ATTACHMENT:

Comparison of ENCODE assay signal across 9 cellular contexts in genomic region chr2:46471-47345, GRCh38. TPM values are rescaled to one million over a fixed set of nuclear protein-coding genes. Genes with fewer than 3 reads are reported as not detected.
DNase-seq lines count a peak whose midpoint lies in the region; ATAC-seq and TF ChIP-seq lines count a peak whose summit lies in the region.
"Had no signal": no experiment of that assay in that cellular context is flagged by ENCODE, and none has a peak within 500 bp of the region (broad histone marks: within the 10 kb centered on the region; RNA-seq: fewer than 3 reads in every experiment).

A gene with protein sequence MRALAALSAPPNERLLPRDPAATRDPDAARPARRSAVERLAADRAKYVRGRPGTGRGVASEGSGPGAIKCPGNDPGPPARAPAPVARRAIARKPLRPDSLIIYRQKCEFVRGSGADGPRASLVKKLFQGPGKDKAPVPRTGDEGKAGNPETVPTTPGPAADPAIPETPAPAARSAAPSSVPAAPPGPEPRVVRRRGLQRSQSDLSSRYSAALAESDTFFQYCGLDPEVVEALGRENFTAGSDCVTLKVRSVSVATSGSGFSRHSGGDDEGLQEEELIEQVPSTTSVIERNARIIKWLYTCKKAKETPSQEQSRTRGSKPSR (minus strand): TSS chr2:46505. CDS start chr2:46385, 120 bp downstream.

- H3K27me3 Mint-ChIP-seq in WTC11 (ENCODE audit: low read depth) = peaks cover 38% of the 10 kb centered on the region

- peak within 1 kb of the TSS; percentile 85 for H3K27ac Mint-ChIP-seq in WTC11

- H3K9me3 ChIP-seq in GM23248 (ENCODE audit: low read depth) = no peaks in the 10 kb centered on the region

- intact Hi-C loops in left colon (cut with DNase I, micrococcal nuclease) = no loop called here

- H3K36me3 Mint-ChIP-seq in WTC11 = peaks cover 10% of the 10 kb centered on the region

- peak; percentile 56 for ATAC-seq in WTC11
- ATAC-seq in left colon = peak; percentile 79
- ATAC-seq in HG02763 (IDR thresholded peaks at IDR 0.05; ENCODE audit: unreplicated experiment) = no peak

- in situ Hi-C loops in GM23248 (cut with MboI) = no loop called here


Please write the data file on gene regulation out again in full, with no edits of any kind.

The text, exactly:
Comparison of ENCODE assay signal across 9 cellular contexts in genomic region chr2:46471-47345, GRCh38. TPM values are rescaled to one million over a fixed set of nuclear protein-coding genes. Genes with fewer than 3 reads are reported as not detected.
DNase-seq lines count a peak whose midpoint lies in the region; ATAC-seq and TF ChIP-seq lines count a peak whose summit lies in the region.
"Had no signal": no experiment of that assay in that cellular context is flagged by ENCODE, and none has a peak within 500 bp of the region (broad histone marks: within the 10 kb centered on the region; RNA-seq: fewer than 3 reads in every experiment).

A gene with protein sequence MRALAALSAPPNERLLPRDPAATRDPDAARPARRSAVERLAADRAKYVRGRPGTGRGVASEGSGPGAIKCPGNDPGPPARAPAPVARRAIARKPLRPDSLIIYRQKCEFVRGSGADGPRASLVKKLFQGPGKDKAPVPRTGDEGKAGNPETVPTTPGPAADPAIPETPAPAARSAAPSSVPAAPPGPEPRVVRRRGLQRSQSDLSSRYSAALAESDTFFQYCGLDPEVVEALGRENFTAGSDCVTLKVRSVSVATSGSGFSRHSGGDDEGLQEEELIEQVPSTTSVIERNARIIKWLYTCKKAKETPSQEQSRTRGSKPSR (minus strand): TSS chr2:46505. CDS start chr2:46385, 120 bp downstream.

- H3K27me3 Mint-ChIP-seq in WTC11 (ENCODE audit: low read depth) = peaks cover 38% of the 10 kb centered on the region

- peak within 1 kb of the TSS; percentile 85 for H3K27ac Mint-ChIP-seq in WTC11

- H3K9me3 ChIP-seq in GM23248 (ENCODE audit: low read depth) = no peaks in the 10 kb centered on the region

- intact Hi-C loops in left colon (cut with DNase I, micrococcal nuclease) = no loop called here

- H3K36me3 Mint-ChIP-seq in WTC11 = peaks cover 10% of the 10 kb centered on the region

- peak; percentile 56 for ATAC-seq in WTC11
- ATAC-seq in left colon = peak; percentile 79
- ATAC-seq in HG02763 (IDR thresholded peaks at IDR 0.05; ENCODE audit: unreplicated experiment) = no peak

- in situ Hi-C loops in GM23248 (cut with MboI) = no loop called here